- About Us
North Bend Theater gets a nostalgic look
If you've driven by the North Bend Theater on Bendigo Boulevard
lately, you may have noticed the
"closed" sign and the lack of movie titles
on the marquee.
Not to worry. If you take a closer look, you'll notice a small army
of personnel working diligently on the interior of the historic old cinema.
Yet to come are restoration activities for the exterior.
On Friday, Oct. 1, the North Bend Theater changed owners and a
significant historical renovation project began. When the theater reopens in
December, it will look like the original movie house constructed in 1941.
According to new co-owner Brian Slover, the Art-Deco character will
be maintained, while improvements are made to the infrastructure,
picture, sound, seating and lobby. The most notable exterior feature will be a
re-creation of the original neon sign.
The project is being welcomed by the city of North Bend, as a key
part of its downtown revitalization strategy. According to City
Administrator Phil Messina, "The renovation of
the theater building presents an outstanding opportunity to keep our
revitalization efforts moving forward."
Once the rehab is complete, moviegoers will benefit from more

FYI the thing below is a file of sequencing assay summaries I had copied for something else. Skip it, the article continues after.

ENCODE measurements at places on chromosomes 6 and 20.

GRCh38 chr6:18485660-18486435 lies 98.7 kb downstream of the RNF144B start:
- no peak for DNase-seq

comfortable seating, state-of-the-art picture quality and sound, more
concessions, and an expanded schedule of films. The goal of the project,
according to co-owner Karlene Slover, is "to preserve the traits of the original
theater, but improve the movie-going experience for our customers."
In a world of multi-screen movieplexes, the North Bend
Theatre is one of the last independent movie houses in King County. During
the 1940s, films such as "Up in Central Park" with Deanna Durbin and
Dick Haymes, "Tarzan and the Mermaids" with Johnny Weismuller and
Brenda Joyce, and "The Yearling," with
Gregory Peck and Jane Wyman, graced its screen.
Movies and "movie houses" may have changed, but with the
completion of this project, Valley residents will be able to take a little step
into yesterday, albeit with all the latest comforts.
For additional information on the North Bend Theater and the
restoration project, contact Brian Slover at (425) 888-7101, or visit the
theater's Web site at